8 Ways to Encourage Creative Thinking in Children: [Entrepreneur] Since it is a key to success in nearly everything we do, creativity is a significant component and the main focus of organizations in any field. Clearly, it becomes crucial to foster such kind of thinking in kids from their formative years. That said, creativity is not limited to artistic and musical expression. It is also essential for science, mathematical, linguistic, bodily-kinesthetic, spatial, naturalist and even social and emotional intelligence. After all, being creative allows one to be more flexible and emerge as better problem solvers, which makes them more capable in terms of adapting to technological advances and make the most of new opportunities. So, here are some easy ways to help the children in expressing their creativity:
Why 2021 Will Be The Year Of Creativity: [Forbes] Testing over half a million 15-year-olds from OECD countries the world over, PISA results are generally accepted as a barometer of the effectiveness of an education system’s performance. Indeed, the results usually trigger interesting debates among legislators and educators, relating particularly to the design and delivery of learning, often resulting in the reformation of policies and strategies pushed onto educators by governments. That said, many within the profession recognize the importance of looking far beyond the traditional PISA fields of mathematics, science, and reading, to make sense of how education systems foster learners’ skills, including the three lenses of creativity.
How to Develop Your Child’s Creativity: [FirstCry Parenting] Every child is born with talents, but the biggest problem is tapping into them to reveal them to the world. Creative minds are innovators and game changers, which is why we encourage supporting creativity during early childhood.
Creativity’s last stand: In defense of our children’s imaginations: [TED Talks] We are in the midst of a crisis: our children’s creativity hangs in the balance. What’s the cause? Schools? Digital entertainment? Teenage angst? In this humorous, heartfelt, and insightful talk, David Murray dives into the depths of a national creativity crisis using his own children as fodder for experimentation, reflection and resolution. He then outlines a path to raising a creative child and feeding “The Invisible Armadillo.”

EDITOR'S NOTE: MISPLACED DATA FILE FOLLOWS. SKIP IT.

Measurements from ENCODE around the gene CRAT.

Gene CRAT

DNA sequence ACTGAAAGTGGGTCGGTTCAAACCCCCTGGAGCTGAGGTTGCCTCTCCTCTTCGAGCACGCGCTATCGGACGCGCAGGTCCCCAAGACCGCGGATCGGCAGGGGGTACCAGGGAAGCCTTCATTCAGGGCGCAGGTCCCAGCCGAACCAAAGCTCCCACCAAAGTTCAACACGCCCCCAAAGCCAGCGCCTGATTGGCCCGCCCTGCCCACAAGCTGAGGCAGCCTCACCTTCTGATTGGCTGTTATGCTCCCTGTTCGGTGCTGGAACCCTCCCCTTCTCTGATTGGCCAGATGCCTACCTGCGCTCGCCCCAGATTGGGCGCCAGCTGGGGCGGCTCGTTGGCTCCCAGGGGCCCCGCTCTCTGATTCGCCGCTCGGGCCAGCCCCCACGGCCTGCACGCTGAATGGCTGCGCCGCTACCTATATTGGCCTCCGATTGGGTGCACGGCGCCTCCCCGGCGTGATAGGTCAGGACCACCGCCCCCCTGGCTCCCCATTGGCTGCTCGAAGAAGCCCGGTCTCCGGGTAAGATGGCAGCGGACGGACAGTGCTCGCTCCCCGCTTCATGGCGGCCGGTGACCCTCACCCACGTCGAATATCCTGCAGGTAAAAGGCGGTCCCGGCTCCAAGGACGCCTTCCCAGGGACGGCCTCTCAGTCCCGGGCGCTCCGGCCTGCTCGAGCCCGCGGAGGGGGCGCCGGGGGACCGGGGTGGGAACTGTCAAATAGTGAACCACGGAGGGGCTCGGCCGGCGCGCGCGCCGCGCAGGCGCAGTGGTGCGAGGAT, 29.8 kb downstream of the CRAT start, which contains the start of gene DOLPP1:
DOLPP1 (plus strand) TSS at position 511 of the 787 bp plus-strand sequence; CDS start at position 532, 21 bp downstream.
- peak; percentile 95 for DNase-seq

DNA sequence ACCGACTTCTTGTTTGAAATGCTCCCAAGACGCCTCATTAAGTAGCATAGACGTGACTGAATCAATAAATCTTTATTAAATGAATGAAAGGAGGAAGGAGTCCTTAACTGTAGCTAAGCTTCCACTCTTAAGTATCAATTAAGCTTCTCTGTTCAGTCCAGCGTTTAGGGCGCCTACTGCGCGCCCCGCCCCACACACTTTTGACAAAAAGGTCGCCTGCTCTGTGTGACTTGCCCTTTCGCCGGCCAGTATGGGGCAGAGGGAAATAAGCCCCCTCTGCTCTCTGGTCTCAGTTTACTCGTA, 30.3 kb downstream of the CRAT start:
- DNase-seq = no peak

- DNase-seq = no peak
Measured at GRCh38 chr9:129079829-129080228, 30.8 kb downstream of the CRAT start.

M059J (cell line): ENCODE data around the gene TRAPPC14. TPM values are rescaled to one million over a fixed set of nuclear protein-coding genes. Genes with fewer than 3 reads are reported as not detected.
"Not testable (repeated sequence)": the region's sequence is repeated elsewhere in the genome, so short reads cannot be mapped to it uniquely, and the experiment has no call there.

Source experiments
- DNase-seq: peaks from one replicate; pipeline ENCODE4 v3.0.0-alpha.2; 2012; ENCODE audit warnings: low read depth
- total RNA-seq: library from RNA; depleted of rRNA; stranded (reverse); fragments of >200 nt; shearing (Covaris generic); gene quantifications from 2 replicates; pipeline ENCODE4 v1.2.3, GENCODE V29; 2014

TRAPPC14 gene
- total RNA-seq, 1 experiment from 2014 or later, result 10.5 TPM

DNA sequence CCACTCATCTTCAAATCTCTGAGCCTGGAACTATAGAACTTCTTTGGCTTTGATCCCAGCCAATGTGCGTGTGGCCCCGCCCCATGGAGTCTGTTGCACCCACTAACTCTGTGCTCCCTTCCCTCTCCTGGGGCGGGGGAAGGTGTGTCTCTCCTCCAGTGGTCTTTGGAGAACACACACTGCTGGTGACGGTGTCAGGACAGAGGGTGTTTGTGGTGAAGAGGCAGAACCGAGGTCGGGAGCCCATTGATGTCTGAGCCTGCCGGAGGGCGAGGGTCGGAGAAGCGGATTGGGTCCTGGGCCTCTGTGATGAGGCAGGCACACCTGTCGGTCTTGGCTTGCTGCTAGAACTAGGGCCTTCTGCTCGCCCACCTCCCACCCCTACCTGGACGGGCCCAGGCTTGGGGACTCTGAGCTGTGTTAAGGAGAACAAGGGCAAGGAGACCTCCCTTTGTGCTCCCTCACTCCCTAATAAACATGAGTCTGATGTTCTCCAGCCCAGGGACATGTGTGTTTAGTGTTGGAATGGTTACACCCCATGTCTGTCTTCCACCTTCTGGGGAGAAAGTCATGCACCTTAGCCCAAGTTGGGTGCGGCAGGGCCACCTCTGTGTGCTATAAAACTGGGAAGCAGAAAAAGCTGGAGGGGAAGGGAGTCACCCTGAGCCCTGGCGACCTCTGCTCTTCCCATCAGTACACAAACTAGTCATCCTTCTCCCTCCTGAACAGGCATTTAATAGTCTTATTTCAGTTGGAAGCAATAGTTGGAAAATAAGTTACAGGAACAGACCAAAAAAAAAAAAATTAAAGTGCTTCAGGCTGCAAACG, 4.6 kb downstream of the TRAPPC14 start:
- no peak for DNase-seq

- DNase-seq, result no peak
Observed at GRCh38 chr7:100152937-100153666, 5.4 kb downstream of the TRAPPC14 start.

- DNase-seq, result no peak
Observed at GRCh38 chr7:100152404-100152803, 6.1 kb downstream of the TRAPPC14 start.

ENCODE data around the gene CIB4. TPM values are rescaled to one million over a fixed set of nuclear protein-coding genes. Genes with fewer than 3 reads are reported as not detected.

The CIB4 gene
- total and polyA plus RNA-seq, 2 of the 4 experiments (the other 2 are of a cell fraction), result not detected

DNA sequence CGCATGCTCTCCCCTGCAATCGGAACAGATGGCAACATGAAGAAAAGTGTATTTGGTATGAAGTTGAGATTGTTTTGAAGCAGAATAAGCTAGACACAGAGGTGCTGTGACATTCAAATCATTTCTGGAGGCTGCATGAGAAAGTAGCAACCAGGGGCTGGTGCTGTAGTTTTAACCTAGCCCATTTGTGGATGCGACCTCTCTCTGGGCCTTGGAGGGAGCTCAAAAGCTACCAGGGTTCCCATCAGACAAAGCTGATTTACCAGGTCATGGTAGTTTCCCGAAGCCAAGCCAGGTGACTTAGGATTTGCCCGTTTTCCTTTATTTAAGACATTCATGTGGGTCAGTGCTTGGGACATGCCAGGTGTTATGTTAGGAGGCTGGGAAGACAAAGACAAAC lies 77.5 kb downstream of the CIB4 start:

The Science (and Practice) of Creativity: [Edutopia] “Creativity isn’t about music and art; it is an attitude to life, one that everybody needs,” wrote the University of Winchester’s Professor Guy Claxton in the lead-up to the 2014 World Innovation Summit for Education (WISE) dedicated to creativity and education. “It is a composite of habits of mind which include curiosity, skepticism, imagination, determination, craftsmanship, collaboration, and self-evaluation.” Sounds like the perfect skill set for equipping young people to navigate an increasingly complex and unpredictable world. Encouragingly, there’s plenty of evidence — from both research and practice — that most of the above can be taught in the classroom. In fact, innovation and education experts agree that creativity can fit perfectly into any learning system.